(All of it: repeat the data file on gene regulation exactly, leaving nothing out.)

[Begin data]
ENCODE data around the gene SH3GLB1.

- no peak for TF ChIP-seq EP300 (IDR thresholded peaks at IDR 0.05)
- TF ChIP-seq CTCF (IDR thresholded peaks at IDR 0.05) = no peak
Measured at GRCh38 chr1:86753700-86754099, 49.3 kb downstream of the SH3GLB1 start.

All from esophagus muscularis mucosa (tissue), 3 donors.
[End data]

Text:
ENCODE data around the gene SH3GLB1.

- no peak for TF ChIP-seq EP300 (IDR thresholded peaks at IDR 0.05)
- TF ChIP-seq CTCF (IDR thresholded peaks at IDR 0.05) = no peak
Measured at GRCh38 chr1:86753700-86754099, 49.3 kb downstream of the SH3GLB1 start.

All from esophagus muscularis mucosa (tissue), 3 donors.